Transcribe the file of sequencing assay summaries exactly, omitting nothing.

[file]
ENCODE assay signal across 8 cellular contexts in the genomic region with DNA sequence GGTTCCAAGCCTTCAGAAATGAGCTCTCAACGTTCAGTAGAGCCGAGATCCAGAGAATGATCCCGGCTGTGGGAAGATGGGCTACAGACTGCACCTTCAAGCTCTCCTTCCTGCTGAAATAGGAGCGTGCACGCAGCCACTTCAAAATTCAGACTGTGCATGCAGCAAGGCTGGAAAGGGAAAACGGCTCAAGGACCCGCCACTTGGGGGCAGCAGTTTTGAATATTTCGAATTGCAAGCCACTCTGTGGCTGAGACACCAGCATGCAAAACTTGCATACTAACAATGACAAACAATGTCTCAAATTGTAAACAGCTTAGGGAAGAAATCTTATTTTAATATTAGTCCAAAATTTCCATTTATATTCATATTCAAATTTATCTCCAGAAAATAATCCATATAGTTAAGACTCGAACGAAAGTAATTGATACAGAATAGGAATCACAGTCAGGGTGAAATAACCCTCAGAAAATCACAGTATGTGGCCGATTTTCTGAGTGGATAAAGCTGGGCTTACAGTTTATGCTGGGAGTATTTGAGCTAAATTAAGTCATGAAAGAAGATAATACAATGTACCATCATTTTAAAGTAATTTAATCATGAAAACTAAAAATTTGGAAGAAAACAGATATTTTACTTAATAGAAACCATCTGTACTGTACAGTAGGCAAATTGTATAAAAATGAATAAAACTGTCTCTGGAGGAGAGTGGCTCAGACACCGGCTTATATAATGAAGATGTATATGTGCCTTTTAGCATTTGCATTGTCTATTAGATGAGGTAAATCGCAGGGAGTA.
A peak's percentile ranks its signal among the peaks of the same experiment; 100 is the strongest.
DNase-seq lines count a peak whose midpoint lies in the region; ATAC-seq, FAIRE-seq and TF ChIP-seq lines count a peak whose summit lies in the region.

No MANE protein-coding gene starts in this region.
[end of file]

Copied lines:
ENCODE assay signal across 8 cellular contexts in the genomic region with DNA sequence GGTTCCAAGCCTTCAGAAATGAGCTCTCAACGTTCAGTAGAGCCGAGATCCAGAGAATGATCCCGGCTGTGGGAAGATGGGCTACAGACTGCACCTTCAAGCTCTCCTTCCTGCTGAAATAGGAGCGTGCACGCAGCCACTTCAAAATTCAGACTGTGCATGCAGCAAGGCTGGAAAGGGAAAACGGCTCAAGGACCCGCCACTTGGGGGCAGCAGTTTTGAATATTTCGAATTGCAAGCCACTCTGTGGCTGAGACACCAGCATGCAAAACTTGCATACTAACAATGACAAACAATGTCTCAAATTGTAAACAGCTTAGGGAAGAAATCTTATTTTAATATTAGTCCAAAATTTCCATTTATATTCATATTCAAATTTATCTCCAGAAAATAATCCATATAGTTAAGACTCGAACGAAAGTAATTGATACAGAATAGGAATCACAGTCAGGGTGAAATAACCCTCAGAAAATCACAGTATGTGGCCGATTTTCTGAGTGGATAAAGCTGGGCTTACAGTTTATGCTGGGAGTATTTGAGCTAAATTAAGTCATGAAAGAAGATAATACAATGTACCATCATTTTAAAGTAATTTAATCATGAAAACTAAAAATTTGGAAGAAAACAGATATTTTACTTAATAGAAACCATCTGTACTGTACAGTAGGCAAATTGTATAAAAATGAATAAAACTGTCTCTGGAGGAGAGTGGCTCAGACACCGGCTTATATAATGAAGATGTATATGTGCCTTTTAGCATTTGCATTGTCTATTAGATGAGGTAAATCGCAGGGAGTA.
A peak's percentile ranks its signal among the peaks of the same experiment; 100 is the strongest.
DNase-seq lines count a peak whose midpoint lies in the region; ATAC-seq, FAIRE-seq and TF ChIP-seq lines count a peak whose summit lies in the region.

No MANE protein-coding gene starts in this region.